33-year-old Aucklander Jono Ridler achieved a record non-stop ultra-distance open water swim from Karaka Bay, Aotea Great Barrier Island to Campbells Bay, Tāmaki Makaurau, Auckland.

Over 33+ hours Jono pushed himself to the absolute limits and completed his journey from Great Barrier Island to Tāmaki Makaurau Auckland with the mission of raising awareness around the health of the Hauraki Gulf. He is the ultimate ocean champion, in every sense of the word.

Jono’s unprecedented attempt at the 100km open water swim tested the limits of human endurance and was driven by a personal desire to inspire urgent action to protect and restore the health of the Hauraki Gulf, Tīkapa Moana Te Moananui-ā-Toi.

In 2021 the Government announced a plan that conservation groups hailed as a good first step towards turning the health of the Gulf around, but nearly two years on any changes are yet to come into effect. The swim acknowledges the significance and value of the Gulf, and also acts as a call to Government to move now to protect and restore it.

Live Ocean founders and sailors Blair Tuke and Peter Burling welcome Jono as a fellow ocean athlete who, like them, is using his voice to help drive action for a healthy ocean.

“The platform of sport is a powerful way to bring more people around important issues, so it’s awesome to welcome Jono into the Live Ocean whānau.  It’s an unreal challenge and it’s going to raise real awareness for what’s happening below the surface here in the Gulf. This used to be one of the great coastal ecosystems of the world and it’s a heart-breaking to see the state it’s in.”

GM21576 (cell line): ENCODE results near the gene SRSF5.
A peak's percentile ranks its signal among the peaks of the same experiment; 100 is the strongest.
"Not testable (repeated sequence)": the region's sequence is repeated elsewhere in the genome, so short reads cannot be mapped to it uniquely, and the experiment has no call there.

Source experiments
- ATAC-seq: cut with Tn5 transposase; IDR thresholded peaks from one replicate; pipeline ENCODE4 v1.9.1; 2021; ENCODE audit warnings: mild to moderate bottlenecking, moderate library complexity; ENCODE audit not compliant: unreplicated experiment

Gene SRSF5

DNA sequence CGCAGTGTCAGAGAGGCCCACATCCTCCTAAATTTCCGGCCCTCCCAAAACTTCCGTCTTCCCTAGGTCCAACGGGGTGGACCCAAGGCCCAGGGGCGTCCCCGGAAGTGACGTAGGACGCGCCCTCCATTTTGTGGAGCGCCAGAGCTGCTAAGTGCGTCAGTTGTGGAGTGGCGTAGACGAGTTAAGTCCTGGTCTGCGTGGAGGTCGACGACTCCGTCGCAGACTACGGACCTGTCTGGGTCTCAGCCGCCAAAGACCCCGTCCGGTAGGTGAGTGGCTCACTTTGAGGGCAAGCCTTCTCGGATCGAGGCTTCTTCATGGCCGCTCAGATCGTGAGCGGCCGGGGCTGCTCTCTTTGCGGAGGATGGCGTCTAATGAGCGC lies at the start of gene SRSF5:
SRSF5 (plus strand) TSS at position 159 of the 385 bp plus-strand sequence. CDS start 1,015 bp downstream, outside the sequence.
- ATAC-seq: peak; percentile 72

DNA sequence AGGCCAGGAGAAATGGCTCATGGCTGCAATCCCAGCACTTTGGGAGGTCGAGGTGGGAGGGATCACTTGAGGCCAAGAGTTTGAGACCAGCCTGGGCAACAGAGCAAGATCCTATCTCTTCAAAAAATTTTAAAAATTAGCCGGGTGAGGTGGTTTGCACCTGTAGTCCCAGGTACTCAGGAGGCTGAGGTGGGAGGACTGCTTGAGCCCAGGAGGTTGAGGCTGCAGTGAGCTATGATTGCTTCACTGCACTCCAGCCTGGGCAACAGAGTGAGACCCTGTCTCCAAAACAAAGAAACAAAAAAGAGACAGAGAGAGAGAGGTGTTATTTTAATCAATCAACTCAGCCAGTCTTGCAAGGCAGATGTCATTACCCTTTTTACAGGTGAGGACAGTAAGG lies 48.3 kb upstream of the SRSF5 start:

Testing the limits of human endurance
to spotlight the need for action


Jono is one of ten to have conquered New Zealand’s ‘Triple Crown’ of marathon swimming – the west Aucklander swum 23km crossing Cook Strait in 2019, 40.4km up Lake Taupo in 2020, and 28.6km crossing Foveaux Strait in 2021. His Swim4TheGulf attempt is more than twice the distance of his longest ocean swim to date, further than all ‘triple crown’ swims combined, and took over 33 hours.

Jono surpassed New Zealand’s current record which stands at the 80.8km double crossing of Lake Taupo and will be marked as the longest continuous solo-unassisted open-water swim recorded in Aotearoa New Zealand.

Departing in in optimal tide and weather conditions on 2 May 2023, Jono left from Karaka Bay on the north-western coast of Great Barrier Island. Setting off mid-morning Jono swam throughout the night, and the following day, arriving at Campbells Bay in Auckland after sunset the following day.

Jono adhered to the rules set out by the Marathon Swimmers Federation for solo-unassisted open-water marathon swims which means he swam without a wetsuit, and was restricted to using a set of standard equipment.

“Jono’s route will take him through some of the most beautiful and under-pressure parts of the Hauraki Gulf Marine Park. His starting point, Aotea Great Barrier Island, is battling a recent invasive seaweed infestation; then around Hauturu Little Barrier Island where out-of-control kina are grazing down the last kelp forests. In the inner Gulf fishing pressure and pollutants washing off land are creating dead zones. Jono’s swim will not only highlight the issues but also give us hope that we have the capacity to do more and do better than we have in the past. We need much more marine protection and restoration to ensure a healthier Hauraki Gulf for the future.” – ALEX ROGERS, CHIEF EXECUTIVE OF THE HAURAKI GULF FORUM



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© Live Ocean Charitable Trust   |  NZ Charity ID CC57006
Registered in the USA as a 501(c)(3) non-profit  |  Federal Tax ID 85-1066585
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